New York – April 22, 2009 – Global consumer confidence has plummeted to a record new low in the past six months, falling seven Index points down from 84 to 77 according to the latest twice-yearly Nielsen Global Consumer Confidence Index which tracks consumer confidence, major concerns and spending habits among 25,420 internet users in 50 countries.
The latest Nielsen Global Consumer Confidence Survey, conducted 19 March – 2 April 2009, found that the emerging markets of Russia, UAE, and Brazil suffered the biggest falls in consumer confidence over the past six months as currency devaluation, weakening export markets and falling global commodity prices took their toll. “While consumer confidence in Europe and developed markets tumbled dramatically between May and October 2008, in recent months the emerging markets of Russia and Latin America have been hit hardest,” said James Russo, Vice President, Global Consumer Insights, The Nielsen Company.
Consumer confidence plummeted by 29 Index points in Russia (down to 75 points from 104 in September ‘08), marking the biggest fall in consumer confidence tracked by Nielsen globally. Consumer confidence in key emerging markets of UAE and Brazil both fell by 21 points.
Regionally, Latin America suffered the biggest consumer confidence hit, falling 15 Index points (down to 82 points from 97) while consumer confidence in Europe and Asia Pacific both fell by seven Index points.
“Six months ago as developed markets hurtled towards the epicentre of a global recession, Latin America was the world's most optimistic region - however it hasn't taken long for the tentacles of the global recession to reach them,” said Russo.
In the Nielsen survey, consumer confidence in Brazil fell from 108 index points to 87 points, while Argentina dropped from 94 to 78 index points. “While the effects of the global downturn are unlikely to impact consumers in the BRIC and Latam countries as much as those in developed countries, these markets are now experiencing a marked slowdown in contrast to recent years of boom and growth,” said Russo.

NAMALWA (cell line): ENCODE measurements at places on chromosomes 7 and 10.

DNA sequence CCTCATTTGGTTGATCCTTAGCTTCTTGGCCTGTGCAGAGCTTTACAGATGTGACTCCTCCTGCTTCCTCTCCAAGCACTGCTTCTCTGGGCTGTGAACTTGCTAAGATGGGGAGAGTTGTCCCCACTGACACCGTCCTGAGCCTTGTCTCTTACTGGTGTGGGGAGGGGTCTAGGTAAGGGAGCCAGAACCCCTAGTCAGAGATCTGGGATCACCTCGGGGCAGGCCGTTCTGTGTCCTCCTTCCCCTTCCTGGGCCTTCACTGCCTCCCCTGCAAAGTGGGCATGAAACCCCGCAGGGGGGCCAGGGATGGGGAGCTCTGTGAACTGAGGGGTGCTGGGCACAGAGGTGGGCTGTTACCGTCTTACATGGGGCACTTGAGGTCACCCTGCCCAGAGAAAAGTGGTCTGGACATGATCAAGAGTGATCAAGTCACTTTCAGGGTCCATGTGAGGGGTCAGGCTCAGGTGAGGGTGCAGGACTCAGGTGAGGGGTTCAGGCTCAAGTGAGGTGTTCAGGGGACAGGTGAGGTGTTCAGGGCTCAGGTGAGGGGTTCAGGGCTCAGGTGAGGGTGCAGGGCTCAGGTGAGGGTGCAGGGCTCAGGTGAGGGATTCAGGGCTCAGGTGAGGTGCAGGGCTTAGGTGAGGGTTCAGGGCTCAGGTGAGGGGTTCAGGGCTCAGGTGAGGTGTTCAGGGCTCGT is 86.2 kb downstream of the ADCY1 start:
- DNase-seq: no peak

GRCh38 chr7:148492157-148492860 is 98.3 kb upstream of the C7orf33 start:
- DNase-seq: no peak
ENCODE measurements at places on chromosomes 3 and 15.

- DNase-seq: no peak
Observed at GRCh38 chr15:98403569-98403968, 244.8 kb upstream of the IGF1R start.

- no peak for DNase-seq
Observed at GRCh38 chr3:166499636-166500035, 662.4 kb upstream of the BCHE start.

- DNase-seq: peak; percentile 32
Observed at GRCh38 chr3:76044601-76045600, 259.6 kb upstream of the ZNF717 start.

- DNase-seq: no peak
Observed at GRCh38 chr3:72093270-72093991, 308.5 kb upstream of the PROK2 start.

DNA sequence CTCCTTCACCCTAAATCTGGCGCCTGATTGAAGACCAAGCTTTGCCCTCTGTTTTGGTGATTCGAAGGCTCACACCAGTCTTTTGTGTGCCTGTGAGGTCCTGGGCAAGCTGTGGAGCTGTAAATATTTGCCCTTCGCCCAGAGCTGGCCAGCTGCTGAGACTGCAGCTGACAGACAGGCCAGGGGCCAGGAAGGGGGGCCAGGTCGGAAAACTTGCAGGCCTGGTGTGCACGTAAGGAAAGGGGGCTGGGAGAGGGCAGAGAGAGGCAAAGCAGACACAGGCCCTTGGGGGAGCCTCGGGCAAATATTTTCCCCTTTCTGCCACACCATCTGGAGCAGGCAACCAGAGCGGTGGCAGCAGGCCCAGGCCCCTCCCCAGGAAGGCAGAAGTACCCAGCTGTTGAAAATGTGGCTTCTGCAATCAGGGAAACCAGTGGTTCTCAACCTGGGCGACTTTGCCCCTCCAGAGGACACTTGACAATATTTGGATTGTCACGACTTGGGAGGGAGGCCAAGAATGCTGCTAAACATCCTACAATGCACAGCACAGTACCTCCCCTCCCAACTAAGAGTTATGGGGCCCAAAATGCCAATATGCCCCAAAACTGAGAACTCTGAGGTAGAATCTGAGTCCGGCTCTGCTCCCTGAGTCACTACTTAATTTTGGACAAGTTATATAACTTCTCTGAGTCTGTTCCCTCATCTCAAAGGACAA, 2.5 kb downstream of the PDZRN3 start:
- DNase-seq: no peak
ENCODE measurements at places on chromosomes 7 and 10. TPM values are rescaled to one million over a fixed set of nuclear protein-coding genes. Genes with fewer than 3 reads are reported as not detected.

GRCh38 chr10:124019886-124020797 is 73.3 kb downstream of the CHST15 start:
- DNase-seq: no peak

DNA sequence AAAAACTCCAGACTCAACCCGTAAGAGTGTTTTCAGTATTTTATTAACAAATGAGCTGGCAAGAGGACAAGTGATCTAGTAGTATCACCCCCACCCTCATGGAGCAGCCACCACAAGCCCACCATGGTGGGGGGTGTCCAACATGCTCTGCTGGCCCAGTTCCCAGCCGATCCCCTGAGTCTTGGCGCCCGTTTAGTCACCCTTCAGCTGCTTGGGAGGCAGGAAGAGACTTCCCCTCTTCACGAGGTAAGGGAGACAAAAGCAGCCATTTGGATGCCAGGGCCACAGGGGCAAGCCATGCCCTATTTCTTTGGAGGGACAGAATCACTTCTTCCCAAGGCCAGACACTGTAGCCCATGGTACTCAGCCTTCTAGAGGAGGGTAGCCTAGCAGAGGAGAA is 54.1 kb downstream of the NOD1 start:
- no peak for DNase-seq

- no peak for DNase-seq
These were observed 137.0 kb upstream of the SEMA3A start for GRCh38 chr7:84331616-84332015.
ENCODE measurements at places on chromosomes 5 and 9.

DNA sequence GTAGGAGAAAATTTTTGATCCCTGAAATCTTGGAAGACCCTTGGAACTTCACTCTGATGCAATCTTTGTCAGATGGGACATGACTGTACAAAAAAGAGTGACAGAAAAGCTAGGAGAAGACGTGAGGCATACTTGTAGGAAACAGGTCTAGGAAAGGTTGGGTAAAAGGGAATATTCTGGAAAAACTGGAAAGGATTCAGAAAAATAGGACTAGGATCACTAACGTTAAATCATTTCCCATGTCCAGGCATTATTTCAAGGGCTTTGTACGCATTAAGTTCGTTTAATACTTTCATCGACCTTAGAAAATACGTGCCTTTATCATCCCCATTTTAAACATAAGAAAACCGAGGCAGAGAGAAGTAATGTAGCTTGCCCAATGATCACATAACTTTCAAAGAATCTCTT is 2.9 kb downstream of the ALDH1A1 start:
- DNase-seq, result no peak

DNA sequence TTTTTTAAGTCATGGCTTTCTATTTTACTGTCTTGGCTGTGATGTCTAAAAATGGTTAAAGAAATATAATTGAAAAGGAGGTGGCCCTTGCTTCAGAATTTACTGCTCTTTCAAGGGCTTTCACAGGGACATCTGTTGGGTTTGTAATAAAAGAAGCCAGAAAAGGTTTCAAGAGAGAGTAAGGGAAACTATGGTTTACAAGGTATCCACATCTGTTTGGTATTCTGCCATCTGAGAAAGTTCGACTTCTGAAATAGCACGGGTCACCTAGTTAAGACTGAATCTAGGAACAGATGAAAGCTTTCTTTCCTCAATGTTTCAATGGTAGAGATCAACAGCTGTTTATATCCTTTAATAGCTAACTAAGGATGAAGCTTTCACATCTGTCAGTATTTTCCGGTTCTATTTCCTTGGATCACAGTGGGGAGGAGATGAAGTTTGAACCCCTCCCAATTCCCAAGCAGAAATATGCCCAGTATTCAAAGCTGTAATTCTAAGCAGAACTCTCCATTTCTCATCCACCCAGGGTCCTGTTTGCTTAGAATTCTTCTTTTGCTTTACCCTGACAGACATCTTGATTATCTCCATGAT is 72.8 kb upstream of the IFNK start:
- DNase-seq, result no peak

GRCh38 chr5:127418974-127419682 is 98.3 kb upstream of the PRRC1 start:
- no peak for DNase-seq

According to the OECD, GDP in Brazil is expected to decline by 0.3 percent this year, while the IMF just estimated that growth in UAE will slow to 3.3 percent in 2009 compared to a previous estimate of 7.4 percent last year.
In Russia, the economy contracted for the first time in a decade and GDP is estimated to fall by 5.6 percent this year. “Towards the end of last year, Russian consumers had taken a ‘wait and see' attitude to the global economic woes, which have since taken an aggressive swing downwards. Continued depressed oil prices, devalued currency and local slow down took hold in many sectors, and brought back memories of the Russian crisis of 1998,” added Dwight Watson, Managing Director, The Nielsen Company, Russia.
Indonesia topped Nielsen's Global Consumer Confidence Index at 104 points, followed by Denmark (102 points) and India (99 points). The world's most pessimistic nations in the Nielsen Index are Korea (31 points), followed by Portugal and Latvia at 48 Index points. Confidence fell in 49 out of 50 countries – Taiwan was the only country to buck the global trend, edging up three Index points from 60 to 63, although still 14 points below the global average.
“Global consumers have been battered and bruised by a constant onslaught of bad news in the last six months,” said Russo. “Daily announcements of job cuts and company profit warnings, bankruptcies and foreclosures, lowered GDP expectations and depressed manufacturing and production forecasts have combined to reduced consumer confidence and spending power to their lowest levels in post-war years.
In the last six month, consumer confidence in the regions of Middle East/Africa and North America both declined by two and three index points respectively. However, no significant further decline in North American consumer confidence may signal the first cautious signs of hope that the recession is finally bottoming out.
“The results we are seeing in the latest Nielsen Consumer Confidence Index indicate that we may be at, or at least very near, a bottom in this economic cycle. Specifically in the United States, while clearly adjusting their spending and savings with 40 percent stating they are paying off debts and putting into savings, American consumers are increasingly optimistic about a light at the end of the tunnel, with close to 20 percent seeing a recovery in the next 12 months,“ commented Russo.